A trial is where the case against the accused is put before a jury of twelve people who decide on the facts of the case. The prosecution get all their witnesses to come along and give evidence and produce any other evidence that they have in their possession.
An accused can give evidence (tell their version of events) at their trial if they want to do so. There is no obligation to do so.
Trials have a lot of procedure surrounding them, such as selecting a jury, and they inevitably will go for a number of days. Depending on the complexity of the matter and the number of witnesses they can continue for long periods of time.
Sexual offending is a very complex part of the law and the Judge will have to make long explanations to the jury about all the relevant law that they have to apply.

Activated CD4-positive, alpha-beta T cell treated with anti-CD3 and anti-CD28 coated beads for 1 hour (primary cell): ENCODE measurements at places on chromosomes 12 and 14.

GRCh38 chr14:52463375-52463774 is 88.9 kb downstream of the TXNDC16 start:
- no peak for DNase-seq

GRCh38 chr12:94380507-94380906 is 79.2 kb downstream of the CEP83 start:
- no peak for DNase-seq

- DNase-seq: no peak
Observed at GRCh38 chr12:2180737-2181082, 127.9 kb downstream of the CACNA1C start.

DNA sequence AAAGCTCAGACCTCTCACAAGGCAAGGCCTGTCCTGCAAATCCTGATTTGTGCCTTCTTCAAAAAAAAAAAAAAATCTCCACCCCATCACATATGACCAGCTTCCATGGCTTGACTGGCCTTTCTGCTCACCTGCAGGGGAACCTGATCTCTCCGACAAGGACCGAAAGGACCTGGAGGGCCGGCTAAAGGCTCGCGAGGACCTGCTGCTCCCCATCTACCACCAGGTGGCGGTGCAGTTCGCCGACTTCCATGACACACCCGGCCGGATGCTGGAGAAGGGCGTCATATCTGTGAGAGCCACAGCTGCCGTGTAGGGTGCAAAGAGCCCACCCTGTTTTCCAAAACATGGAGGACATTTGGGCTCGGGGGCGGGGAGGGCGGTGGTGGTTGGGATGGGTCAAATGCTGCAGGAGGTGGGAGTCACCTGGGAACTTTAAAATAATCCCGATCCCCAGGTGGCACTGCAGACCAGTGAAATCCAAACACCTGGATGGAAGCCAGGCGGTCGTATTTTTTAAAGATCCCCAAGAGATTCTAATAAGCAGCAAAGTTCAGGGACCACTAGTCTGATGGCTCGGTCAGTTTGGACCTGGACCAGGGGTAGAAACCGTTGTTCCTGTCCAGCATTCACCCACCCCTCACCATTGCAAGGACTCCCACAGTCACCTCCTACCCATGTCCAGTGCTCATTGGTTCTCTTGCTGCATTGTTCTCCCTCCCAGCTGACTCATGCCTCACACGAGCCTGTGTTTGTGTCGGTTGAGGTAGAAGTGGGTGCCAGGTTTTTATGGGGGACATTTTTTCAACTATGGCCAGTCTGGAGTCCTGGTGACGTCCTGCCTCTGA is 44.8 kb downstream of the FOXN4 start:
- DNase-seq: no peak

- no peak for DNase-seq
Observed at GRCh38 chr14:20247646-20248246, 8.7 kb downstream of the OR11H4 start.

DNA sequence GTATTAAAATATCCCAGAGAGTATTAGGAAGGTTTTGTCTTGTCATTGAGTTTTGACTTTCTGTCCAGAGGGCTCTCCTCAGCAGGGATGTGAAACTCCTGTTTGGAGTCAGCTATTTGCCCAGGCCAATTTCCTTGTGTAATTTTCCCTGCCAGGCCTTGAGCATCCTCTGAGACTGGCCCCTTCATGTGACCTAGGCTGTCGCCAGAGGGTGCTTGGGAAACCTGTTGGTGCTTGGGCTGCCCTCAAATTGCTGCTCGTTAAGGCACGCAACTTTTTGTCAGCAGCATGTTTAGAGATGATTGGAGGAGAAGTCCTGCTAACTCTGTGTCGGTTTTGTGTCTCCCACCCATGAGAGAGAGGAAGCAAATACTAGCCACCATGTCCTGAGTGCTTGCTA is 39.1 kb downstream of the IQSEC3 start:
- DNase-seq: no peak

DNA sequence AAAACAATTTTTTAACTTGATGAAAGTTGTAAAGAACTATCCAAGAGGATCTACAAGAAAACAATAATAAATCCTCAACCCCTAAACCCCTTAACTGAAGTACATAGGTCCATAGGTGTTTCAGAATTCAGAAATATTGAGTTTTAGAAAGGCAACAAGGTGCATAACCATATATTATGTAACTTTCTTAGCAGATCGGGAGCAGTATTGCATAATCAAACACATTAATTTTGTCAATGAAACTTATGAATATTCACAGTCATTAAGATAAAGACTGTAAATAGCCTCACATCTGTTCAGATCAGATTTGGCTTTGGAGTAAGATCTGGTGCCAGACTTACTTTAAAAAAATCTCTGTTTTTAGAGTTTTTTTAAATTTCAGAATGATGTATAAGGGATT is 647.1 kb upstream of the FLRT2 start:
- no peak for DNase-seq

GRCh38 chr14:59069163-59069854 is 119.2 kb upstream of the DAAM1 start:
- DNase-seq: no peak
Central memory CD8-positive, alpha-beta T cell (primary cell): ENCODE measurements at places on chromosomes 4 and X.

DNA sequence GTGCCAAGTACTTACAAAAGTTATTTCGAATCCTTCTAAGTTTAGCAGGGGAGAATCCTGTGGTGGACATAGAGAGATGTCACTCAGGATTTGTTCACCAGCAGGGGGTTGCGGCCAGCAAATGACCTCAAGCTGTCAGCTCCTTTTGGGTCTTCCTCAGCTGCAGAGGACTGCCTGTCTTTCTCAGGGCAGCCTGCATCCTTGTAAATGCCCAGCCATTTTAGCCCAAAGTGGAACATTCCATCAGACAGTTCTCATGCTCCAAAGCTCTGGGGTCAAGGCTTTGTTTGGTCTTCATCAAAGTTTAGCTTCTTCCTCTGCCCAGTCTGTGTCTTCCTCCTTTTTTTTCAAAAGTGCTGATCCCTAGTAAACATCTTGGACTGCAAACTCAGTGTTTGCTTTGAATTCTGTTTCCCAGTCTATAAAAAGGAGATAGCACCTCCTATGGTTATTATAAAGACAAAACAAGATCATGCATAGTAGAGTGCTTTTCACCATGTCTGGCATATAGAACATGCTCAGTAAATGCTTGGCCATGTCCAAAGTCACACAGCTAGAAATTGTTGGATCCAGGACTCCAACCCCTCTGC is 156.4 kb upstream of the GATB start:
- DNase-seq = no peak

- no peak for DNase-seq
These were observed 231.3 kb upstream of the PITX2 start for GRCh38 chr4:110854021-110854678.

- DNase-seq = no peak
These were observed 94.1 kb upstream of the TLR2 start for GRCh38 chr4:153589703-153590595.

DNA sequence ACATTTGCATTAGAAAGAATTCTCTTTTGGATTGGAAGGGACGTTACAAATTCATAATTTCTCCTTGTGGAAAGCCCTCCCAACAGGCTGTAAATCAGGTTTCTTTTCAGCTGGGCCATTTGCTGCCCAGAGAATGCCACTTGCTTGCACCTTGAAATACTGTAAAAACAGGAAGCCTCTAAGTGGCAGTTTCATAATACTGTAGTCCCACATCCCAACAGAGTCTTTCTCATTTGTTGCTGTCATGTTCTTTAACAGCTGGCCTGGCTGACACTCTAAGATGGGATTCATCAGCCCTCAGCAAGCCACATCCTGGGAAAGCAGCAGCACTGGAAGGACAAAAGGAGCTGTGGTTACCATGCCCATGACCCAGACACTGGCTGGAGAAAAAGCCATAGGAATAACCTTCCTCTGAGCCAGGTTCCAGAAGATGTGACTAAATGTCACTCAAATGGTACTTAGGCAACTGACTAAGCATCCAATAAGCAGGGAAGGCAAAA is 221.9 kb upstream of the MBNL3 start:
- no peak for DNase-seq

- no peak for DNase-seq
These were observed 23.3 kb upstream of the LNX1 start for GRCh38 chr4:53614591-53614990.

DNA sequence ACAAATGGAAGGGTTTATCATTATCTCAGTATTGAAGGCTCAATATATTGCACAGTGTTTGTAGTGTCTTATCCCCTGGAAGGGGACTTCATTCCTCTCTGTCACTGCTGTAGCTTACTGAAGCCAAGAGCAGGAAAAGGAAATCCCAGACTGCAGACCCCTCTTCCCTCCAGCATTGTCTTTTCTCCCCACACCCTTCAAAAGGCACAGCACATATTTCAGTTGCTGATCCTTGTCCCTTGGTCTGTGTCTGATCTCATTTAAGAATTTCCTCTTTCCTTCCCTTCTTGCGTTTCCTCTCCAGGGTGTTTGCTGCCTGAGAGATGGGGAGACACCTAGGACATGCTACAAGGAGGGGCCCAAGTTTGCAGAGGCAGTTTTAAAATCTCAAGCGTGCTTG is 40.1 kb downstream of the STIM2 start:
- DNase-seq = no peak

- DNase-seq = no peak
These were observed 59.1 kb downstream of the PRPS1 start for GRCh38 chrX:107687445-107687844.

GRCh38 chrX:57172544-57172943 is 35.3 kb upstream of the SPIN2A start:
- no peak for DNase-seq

At the end of trial the jury will come back with a verdict of guilty or not guilty. To start with, they have to be unanimous in their verdict. After a period of time the Judge can allow them to reach a majority verdict of 10 in favour, or 10 against, an acquittal.
If the jury can not reach a majority decision then the jury is known as a “hung” jury and the trial process starts again.